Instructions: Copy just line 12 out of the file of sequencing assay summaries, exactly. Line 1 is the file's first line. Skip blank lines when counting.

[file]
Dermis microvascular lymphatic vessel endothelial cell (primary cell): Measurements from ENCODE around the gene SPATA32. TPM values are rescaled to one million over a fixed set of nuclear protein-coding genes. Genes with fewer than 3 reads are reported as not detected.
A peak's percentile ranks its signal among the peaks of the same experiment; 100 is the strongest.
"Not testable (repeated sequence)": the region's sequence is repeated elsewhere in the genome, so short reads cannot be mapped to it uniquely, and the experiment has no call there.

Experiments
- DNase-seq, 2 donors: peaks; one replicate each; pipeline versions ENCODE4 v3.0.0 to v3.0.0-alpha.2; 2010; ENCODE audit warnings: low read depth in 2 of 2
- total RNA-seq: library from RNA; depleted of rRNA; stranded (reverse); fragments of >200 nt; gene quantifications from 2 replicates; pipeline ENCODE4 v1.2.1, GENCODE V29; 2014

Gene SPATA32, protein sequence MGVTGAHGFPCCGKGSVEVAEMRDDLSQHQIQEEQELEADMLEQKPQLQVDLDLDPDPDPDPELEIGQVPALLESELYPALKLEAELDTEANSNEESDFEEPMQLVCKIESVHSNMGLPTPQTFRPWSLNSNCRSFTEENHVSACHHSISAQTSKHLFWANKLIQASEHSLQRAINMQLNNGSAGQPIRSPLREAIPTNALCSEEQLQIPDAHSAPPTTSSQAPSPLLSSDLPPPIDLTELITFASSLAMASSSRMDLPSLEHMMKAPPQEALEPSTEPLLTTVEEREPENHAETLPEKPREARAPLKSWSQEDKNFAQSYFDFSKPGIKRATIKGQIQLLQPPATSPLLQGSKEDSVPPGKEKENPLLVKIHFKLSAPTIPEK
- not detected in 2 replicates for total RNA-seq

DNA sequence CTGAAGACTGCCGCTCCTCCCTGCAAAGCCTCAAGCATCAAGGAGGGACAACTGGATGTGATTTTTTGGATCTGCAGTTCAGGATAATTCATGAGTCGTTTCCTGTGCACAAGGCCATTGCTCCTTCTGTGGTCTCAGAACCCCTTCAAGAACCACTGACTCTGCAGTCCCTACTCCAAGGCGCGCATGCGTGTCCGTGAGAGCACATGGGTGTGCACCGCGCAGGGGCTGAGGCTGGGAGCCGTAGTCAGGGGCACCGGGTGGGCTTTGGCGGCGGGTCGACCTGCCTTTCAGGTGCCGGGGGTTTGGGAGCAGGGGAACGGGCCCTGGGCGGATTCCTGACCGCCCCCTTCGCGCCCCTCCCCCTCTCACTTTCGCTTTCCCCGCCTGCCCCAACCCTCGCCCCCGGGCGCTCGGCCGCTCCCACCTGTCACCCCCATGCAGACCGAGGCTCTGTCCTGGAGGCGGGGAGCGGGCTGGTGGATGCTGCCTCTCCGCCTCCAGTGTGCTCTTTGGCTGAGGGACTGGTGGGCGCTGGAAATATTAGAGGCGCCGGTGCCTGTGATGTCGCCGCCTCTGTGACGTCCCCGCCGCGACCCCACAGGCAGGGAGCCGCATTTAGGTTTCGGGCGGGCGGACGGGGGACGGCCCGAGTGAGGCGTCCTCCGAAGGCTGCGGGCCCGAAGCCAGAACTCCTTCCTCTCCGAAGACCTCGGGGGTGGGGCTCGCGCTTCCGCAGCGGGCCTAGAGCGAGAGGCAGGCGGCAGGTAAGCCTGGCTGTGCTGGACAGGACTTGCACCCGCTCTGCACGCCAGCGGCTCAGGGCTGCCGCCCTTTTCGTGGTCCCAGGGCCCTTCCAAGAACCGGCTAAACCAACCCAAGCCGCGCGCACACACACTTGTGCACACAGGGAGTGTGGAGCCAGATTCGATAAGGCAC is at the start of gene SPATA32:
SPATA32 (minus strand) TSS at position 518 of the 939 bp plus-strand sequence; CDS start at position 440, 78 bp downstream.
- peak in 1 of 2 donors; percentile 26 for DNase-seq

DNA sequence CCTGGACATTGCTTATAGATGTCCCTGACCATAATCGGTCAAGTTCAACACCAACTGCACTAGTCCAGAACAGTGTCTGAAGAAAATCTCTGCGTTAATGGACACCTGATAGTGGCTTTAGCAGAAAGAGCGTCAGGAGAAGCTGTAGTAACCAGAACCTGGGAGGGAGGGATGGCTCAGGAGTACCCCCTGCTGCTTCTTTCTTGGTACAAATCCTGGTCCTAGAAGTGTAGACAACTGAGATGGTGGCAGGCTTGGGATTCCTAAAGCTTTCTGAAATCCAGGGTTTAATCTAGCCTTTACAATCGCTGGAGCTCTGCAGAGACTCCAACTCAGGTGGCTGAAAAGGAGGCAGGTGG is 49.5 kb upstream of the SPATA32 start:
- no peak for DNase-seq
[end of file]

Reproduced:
DNA sequence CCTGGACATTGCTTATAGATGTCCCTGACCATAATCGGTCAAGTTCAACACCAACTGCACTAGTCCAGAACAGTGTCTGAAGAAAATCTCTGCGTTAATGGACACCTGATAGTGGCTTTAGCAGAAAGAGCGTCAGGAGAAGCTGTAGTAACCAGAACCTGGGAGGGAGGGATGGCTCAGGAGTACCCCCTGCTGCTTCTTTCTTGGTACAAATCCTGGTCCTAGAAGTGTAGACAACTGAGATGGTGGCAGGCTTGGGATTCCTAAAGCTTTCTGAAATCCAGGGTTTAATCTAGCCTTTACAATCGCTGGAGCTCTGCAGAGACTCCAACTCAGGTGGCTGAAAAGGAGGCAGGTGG is 49.5 kb upstream of the SPATA32 start: